[PROCESS] WE ARE THE (HOLGA) MODS

26May07

WE ARE THE (HOLGA) MODS

Given its simple and friendly nature, the Holga is uniquely suited for all manner of modifications and tinkering. Here’s a few to get you started! If you have some of your own, then shoot them over to us at holga@lomography.com .

  1. The Lenshood by Mandi

    There really couldn’t be an easy Holga Mod! All the hard has been done
    and all you just have to download it!
    The idea of this here Lens Hood is to save your masterpiece shots from
    evil flare spots. It will do it’s very best to protect your Holga from
    extreme-angle light reflecting inside the lens from the front and side.
    As long as you keep the light source out of the frame, you should be
    able to shoot towards the light without getting unwanted sun flare.
    And these are no ordinary, average-Joe lens hoods. Oh no no no! They
    are a collaborative project using Mandi’s Vorsprungdurchtechnik and
    Michael’s cutting-edge graphic design. With 4 funky designs to choose
    from, you will be the envy of all fashionistas and camera-watchers the
    world over.
    Just click on this link to download your very own free, Designer Holga
    lens hood. All you need then is a printer, a pair of scissors and a bit
    of sticky tape.

    Download Lenshood PDF Version 1
    Download Lenshood PDF Version 2
    Download Lenshood PDF Version 3
    Download Lenshood PDF Version 4

  2. Pinholga by Daniel

    For anyone Lomographer who has wanted to build their own pinhole but
    either doesn’t have the time (or is frankly too lazy) to do it from
    scratch, Daniel’s Pinholga is an easy 3 step wonder.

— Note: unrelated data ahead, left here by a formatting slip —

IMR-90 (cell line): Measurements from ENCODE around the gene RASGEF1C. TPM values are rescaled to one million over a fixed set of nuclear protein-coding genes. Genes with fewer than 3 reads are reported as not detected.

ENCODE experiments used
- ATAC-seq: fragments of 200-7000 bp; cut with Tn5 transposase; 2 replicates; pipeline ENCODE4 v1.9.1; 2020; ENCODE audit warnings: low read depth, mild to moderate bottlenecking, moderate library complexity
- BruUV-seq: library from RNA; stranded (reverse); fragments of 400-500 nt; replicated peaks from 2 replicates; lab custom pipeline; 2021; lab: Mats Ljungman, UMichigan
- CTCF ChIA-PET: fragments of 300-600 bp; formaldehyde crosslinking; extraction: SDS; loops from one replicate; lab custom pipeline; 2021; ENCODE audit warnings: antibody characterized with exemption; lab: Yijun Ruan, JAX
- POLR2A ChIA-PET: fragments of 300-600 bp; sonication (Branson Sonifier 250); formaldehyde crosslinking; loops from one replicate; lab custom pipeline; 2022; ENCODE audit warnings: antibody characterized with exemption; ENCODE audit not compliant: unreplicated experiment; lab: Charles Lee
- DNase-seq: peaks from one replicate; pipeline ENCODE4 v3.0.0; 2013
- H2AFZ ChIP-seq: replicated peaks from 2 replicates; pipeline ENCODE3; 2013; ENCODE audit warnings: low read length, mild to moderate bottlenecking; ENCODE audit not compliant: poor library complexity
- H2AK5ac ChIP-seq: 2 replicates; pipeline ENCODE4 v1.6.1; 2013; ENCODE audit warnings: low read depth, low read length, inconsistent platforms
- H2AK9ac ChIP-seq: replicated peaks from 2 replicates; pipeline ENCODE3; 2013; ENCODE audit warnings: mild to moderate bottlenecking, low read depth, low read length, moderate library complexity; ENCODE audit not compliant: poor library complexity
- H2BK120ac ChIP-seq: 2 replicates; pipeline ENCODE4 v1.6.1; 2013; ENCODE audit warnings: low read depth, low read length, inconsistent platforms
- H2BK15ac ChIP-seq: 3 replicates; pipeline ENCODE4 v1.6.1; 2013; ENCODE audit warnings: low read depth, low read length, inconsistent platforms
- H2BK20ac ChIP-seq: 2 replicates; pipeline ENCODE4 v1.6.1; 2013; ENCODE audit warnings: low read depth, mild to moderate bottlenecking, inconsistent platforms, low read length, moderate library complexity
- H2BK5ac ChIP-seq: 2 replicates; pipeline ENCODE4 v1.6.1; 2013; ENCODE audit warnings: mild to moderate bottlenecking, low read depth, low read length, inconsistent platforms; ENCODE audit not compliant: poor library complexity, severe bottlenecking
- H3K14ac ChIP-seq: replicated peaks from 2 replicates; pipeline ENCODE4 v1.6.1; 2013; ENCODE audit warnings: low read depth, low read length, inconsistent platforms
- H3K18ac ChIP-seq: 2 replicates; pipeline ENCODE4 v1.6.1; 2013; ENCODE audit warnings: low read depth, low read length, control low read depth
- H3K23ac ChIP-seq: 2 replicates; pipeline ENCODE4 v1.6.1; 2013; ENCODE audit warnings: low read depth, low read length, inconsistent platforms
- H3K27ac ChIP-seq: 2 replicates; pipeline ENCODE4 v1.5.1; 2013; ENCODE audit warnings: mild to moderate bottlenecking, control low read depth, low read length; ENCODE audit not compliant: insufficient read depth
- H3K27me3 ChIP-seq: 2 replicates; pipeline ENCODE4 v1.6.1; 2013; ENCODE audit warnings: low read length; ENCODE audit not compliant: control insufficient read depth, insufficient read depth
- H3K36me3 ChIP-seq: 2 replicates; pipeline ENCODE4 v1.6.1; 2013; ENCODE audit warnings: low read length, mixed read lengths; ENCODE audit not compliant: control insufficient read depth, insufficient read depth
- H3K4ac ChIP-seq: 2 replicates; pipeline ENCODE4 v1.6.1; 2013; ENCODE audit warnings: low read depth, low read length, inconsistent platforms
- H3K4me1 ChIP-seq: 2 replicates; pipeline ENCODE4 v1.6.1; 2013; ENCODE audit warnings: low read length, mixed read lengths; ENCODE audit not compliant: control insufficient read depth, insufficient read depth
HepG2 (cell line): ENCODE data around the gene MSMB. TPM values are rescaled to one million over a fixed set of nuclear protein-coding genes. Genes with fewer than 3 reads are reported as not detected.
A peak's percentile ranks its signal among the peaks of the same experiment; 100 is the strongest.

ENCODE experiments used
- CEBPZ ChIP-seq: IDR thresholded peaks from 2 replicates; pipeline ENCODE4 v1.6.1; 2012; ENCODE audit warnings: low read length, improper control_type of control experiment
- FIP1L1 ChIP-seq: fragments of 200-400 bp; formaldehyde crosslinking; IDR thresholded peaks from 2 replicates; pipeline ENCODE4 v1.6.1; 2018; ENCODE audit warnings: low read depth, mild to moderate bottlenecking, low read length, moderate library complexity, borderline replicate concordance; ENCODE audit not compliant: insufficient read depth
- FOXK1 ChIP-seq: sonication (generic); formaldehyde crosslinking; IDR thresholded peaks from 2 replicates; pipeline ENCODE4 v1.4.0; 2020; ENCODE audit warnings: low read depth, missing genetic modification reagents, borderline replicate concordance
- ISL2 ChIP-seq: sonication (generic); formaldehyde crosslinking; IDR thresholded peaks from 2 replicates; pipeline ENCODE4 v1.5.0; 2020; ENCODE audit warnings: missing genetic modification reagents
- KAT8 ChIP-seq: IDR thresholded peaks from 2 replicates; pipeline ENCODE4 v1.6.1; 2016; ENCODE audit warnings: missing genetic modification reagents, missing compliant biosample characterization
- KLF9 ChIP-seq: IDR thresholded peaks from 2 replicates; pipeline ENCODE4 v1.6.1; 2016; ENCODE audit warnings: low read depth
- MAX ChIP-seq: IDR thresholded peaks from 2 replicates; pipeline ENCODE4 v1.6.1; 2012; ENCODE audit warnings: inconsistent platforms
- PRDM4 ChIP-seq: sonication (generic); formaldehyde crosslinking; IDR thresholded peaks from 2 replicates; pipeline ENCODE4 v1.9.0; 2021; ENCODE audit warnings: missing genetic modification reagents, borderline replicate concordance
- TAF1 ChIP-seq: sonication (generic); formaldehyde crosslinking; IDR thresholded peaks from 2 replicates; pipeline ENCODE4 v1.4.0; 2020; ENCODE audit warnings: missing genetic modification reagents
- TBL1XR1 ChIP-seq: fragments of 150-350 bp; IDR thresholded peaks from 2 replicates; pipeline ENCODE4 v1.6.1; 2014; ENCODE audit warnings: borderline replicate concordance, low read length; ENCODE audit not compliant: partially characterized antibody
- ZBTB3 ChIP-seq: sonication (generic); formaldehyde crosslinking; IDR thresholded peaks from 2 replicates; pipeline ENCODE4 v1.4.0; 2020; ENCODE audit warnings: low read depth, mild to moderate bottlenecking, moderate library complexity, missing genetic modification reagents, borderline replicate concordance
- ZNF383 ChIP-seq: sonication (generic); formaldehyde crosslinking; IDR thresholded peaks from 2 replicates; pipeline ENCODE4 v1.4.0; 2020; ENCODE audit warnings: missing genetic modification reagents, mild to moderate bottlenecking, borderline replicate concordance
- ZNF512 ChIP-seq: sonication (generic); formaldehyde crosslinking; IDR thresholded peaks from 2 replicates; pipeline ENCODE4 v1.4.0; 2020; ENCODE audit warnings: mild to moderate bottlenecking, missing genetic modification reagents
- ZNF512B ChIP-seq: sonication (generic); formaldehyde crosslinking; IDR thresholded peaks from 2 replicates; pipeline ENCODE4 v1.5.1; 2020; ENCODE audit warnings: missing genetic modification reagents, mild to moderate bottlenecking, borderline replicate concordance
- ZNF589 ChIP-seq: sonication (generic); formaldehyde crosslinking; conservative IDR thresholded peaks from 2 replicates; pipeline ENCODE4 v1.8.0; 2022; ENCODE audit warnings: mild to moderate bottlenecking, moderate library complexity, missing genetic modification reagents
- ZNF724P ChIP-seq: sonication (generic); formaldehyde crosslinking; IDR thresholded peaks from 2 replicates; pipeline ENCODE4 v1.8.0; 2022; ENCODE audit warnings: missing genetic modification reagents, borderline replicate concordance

The Holga’s ‘B’ setting and adaptability makes it the perfect camera for a pinhole modification.

    Gently, unscrew the lens (don’t worry, you can screw it back on later!)

    Tape the pinhole into the Holga.

    All you need now is the Holga cable release adaptor, a cable release and a tripod. You’re done!

  3. The Paper Mask

    Here’s a very simple modification. The idea is to create a mask which
    sits inside your Holga and projects its rough edges onto the film. Take
    some paper or cardboard (approx 8x7cm), fold it down to 6x6x7cm, rip or
    cut out the center, and then tape the whole thing. You can use it
    instead of the regular 6×6 plastic mask – but you’ll need to tape the
    batteries inside. Shoot and enjoy the “I like it raw” edge style!

  4. The Emperor’s New Clothes

    Tired of the black plastic look of your beloved Holga? Looking for a
    change? First, find some material you like and make sure you have
    enough of it. Then, check the measurements of the parts you want to
    cover. Mark your material and cut it out (if necessary). And then stick
    it on your Holga! Feel free to pair your new beauty with a gold chain
    or jewelry for a real sassy look. And for some extra tips:

    – Don’t forget to cut out a flap for the film exposure window
    – If you still own a lens cap, give it a new dress as well. But don’t forget to take it off when shooting!
    – Be careful with the glue